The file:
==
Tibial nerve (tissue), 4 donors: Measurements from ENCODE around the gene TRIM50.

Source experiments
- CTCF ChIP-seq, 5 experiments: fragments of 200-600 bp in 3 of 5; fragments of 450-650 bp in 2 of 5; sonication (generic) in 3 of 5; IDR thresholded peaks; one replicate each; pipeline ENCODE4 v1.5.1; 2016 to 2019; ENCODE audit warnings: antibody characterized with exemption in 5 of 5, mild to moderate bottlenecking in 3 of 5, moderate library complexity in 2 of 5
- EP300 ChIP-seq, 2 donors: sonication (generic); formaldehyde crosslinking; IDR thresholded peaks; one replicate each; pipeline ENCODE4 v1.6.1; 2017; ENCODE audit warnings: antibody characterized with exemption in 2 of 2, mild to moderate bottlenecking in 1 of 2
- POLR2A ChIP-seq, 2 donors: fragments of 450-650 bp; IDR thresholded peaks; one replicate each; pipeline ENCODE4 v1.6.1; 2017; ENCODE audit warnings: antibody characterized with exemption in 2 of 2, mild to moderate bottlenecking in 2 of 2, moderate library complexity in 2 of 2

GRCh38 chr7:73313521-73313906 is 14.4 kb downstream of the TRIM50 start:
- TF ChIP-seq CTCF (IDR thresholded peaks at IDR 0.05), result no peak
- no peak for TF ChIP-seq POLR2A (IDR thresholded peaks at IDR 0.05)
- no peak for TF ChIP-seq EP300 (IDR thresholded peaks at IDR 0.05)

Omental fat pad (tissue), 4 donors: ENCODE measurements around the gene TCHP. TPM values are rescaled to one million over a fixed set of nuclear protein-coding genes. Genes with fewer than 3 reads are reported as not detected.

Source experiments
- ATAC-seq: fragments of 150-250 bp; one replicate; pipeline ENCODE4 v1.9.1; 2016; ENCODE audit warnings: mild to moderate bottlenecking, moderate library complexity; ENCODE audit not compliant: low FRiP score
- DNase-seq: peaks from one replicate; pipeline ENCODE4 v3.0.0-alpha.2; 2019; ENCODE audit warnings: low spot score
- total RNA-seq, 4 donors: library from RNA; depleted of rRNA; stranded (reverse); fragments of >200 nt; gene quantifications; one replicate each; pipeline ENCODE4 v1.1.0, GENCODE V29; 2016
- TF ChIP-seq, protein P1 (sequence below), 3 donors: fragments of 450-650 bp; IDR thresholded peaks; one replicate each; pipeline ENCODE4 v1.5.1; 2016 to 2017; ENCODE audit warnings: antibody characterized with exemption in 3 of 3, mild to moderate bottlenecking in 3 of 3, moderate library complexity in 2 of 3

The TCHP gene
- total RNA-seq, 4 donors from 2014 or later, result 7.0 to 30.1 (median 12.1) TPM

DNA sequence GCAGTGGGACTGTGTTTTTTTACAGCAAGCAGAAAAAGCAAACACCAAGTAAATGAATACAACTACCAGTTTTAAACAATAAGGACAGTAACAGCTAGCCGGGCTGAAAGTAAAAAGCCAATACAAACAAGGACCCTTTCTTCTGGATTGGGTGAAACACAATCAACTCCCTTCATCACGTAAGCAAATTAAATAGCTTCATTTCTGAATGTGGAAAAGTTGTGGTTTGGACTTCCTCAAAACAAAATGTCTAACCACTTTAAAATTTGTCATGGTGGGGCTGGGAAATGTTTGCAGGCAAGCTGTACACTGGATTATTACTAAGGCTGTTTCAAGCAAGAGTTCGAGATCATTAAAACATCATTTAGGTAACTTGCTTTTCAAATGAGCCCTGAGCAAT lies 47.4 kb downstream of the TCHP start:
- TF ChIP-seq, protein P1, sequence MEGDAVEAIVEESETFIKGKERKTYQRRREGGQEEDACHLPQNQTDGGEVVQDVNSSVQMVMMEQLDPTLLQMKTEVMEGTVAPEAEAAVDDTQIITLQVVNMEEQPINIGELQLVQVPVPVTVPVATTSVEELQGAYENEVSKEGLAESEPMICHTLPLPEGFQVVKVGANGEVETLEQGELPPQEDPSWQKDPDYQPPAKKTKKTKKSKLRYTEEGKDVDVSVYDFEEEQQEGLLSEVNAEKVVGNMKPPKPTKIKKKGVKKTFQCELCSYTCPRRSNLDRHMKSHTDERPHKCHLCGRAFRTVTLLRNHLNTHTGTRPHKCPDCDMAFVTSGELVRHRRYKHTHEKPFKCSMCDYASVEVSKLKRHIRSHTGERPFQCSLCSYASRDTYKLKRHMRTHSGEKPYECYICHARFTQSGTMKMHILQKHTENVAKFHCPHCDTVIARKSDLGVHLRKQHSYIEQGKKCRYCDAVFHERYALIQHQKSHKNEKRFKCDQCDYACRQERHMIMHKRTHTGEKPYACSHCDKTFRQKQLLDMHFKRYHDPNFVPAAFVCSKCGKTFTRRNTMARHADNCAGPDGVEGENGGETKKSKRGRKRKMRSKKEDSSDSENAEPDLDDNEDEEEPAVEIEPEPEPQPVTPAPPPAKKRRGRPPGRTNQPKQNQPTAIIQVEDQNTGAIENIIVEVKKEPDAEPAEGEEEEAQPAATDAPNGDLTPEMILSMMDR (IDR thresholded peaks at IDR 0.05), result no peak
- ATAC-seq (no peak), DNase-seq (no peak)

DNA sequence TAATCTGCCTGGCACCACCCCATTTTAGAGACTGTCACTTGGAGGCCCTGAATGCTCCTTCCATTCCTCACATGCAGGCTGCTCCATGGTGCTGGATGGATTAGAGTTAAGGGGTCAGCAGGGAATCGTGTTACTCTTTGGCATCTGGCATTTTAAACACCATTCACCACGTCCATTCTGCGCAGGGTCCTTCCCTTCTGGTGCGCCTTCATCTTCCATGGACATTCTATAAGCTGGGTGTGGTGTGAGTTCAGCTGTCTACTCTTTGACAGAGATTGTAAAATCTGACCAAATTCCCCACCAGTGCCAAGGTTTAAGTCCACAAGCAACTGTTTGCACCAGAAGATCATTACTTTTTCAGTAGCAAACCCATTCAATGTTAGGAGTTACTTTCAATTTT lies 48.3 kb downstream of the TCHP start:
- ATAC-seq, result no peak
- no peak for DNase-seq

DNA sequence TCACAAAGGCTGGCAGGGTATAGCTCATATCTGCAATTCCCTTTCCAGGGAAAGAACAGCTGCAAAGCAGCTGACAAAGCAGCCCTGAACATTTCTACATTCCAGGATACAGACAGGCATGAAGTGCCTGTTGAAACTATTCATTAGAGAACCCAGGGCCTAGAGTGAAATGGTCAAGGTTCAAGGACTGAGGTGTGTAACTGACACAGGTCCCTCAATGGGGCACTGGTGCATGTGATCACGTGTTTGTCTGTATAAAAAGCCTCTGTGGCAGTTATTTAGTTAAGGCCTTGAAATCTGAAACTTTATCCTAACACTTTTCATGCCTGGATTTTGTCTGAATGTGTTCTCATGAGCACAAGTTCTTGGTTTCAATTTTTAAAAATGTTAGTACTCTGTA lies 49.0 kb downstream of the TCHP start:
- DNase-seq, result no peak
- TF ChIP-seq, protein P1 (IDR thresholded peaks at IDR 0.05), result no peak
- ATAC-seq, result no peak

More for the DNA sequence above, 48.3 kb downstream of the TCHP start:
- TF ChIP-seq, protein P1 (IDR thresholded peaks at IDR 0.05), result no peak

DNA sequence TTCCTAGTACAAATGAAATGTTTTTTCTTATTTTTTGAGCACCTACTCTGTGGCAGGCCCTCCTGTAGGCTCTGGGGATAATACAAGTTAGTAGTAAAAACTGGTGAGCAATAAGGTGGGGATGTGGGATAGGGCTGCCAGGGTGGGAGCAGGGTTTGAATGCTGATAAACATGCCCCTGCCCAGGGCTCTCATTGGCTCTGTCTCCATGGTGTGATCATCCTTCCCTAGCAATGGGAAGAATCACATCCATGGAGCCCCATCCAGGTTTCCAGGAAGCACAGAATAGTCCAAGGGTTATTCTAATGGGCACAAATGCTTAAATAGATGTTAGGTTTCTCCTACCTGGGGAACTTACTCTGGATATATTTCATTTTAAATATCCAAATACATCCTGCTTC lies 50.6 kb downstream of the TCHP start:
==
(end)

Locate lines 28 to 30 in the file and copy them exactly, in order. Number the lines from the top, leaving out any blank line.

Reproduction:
More for the DNA sequence above, 48.3 kb downstream of the TCHP start:
- TF ChIP-seq, protein P1 (IDR thresholded peaks at IDR 0.05), result no peak

DNA sequence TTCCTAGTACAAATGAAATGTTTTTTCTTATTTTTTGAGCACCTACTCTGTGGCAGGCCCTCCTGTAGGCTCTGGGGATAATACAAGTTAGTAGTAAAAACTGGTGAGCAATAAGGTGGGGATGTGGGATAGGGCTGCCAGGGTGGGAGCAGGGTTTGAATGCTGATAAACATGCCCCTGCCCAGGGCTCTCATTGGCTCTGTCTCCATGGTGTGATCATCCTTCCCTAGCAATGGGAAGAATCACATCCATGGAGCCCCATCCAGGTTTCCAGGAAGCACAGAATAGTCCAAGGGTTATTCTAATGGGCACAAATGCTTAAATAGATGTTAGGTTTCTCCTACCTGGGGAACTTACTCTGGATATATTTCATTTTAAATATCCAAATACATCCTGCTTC lies 50.6 kb downstream of the TCHP start: